I’m Rabbit Holing this morning and cannot stop. A story set in Savannah Georgia has to have landmarks and street names, and even real places, so I do a search for Savannah and then start mapping. But then I need Civil War dates, and I need historical figures, and battle names and it is on.

I grew up one hundred years after the Civil War was fought, and the south not only lost the war, but was left in a state of economic ruin, which is what you get when five percent of a region holds ninety-five percent of the wealth. There’s a lot to unpack in that last sentence, but that’s another discussion for another day. That’s a very large, and very deep, Rabbit Hole.

There’s no real reason for this story to be historically accurate. The part that occurs in Savannah is a chapter or two. There is no reason for this sort of detail, except I want it. I want to put the scene in a bar where a band is playing to feel like it is in Savannah, no not way back when, but today, yet with the past hanging over the older people there, like it does me sometimes.

I was a kid when George Wallace was shot, and some people thought it was a sign of the Apocalypse. Yeah, but they thought that about bar codes, too, small group of people, so there is that.

But now I’m wondering if I ought to take a trip, or three, to Savannah, and find a local bar somewhere, meet some strange people, and set the story right there. I know people in that town, and perhaps that the way to do this, truly, but at the same time, something suggests that going solo would be better.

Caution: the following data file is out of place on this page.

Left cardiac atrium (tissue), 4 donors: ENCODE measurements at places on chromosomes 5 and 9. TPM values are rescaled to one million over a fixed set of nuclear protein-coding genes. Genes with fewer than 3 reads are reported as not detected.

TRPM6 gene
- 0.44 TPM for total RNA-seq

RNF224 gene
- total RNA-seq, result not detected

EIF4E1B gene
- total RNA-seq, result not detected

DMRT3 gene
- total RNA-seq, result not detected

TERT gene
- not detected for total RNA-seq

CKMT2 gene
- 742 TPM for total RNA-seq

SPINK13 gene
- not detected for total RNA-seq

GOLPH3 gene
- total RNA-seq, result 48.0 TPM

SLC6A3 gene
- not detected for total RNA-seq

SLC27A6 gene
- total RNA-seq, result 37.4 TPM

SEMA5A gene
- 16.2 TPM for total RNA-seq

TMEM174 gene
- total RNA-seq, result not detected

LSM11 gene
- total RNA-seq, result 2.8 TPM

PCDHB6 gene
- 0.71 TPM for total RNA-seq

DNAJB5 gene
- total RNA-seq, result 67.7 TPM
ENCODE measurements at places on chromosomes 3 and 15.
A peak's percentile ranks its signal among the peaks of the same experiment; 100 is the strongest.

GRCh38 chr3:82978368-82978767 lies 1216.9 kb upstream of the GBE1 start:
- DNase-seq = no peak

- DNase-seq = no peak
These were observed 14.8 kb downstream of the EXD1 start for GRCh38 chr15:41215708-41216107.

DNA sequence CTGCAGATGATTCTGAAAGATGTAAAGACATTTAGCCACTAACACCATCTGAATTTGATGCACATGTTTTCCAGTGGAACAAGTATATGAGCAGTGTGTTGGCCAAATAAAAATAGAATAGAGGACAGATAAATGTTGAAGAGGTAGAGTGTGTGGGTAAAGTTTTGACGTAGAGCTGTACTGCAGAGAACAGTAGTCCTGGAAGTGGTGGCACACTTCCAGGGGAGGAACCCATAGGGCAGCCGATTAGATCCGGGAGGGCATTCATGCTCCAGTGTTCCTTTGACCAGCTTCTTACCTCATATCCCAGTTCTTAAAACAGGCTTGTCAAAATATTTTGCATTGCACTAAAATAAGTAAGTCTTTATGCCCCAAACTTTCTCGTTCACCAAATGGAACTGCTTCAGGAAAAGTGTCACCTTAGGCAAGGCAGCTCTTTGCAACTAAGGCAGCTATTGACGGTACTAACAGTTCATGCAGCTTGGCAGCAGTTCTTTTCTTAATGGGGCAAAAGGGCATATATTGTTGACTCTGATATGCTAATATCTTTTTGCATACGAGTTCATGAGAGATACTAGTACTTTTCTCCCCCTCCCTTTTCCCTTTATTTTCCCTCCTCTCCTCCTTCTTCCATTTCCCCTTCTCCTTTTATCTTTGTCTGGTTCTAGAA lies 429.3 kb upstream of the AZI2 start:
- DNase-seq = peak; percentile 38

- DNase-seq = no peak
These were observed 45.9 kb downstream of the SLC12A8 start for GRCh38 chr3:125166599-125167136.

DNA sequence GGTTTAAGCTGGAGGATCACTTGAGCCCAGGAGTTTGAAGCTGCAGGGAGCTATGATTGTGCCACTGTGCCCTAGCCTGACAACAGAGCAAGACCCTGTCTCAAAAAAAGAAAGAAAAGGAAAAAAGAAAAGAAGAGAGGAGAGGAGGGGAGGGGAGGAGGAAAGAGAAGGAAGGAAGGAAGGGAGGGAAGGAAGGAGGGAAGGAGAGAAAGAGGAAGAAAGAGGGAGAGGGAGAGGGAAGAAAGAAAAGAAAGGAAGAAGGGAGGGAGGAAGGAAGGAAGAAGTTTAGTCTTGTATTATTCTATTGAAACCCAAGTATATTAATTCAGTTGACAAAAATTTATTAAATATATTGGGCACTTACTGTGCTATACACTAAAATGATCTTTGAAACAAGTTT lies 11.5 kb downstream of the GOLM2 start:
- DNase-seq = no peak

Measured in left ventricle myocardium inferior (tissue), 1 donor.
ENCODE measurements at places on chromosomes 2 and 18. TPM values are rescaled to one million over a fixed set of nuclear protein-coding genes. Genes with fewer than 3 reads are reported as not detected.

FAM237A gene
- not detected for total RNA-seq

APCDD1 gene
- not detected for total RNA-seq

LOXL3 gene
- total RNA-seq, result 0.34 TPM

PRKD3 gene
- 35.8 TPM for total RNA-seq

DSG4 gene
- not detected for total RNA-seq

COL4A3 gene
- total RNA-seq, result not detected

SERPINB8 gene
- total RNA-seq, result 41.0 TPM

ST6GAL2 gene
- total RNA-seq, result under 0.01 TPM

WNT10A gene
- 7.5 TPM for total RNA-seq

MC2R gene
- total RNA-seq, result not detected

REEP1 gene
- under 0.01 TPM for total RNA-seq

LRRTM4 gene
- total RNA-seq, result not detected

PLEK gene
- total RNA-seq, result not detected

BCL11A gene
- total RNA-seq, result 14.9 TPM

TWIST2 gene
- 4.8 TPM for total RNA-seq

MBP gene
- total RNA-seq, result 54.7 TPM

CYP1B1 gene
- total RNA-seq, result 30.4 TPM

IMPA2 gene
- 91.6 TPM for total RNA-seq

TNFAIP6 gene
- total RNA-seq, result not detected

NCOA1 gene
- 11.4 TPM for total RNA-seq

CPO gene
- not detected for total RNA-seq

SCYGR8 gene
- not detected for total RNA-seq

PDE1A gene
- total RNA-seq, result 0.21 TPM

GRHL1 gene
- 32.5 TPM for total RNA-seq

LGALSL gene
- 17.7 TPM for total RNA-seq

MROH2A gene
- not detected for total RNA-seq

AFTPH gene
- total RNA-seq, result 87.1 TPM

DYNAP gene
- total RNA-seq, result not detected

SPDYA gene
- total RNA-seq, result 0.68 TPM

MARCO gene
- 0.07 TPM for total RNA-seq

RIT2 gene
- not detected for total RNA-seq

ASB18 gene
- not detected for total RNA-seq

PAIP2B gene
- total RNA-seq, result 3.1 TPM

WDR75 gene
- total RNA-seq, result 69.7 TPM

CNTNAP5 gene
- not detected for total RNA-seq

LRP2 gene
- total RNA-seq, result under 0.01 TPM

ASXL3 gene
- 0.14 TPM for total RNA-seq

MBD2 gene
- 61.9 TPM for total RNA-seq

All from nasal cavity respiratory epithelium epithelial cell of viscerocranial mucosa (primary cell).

There is danger, real danger, is having even a chapter set in a place that is a floating island of history. If you get there, you might have to stay there, write more about it, and then suddenly the scene is the story, and all is lost, or all is found, it all depends on how it’s written.

Better, now that I think of it, to write a little, leave something dangling for one of the characters to return to, years later, or perhaps the daughter of one of the characters, returning to find the path her mother made into music.

See? See how easily one hole opens and none of the others close?

There’s a feeling I get sometimes, all of this is necessary, essential even, a story has to have more that wasn’t written than was. A reader who is really into the tale will feel it, will see the Rabbit Hole open, want to follow it, seek out my desires to go elsewhere, but return to the path, sensing the depths of the story untold.

Take Care,

Mike

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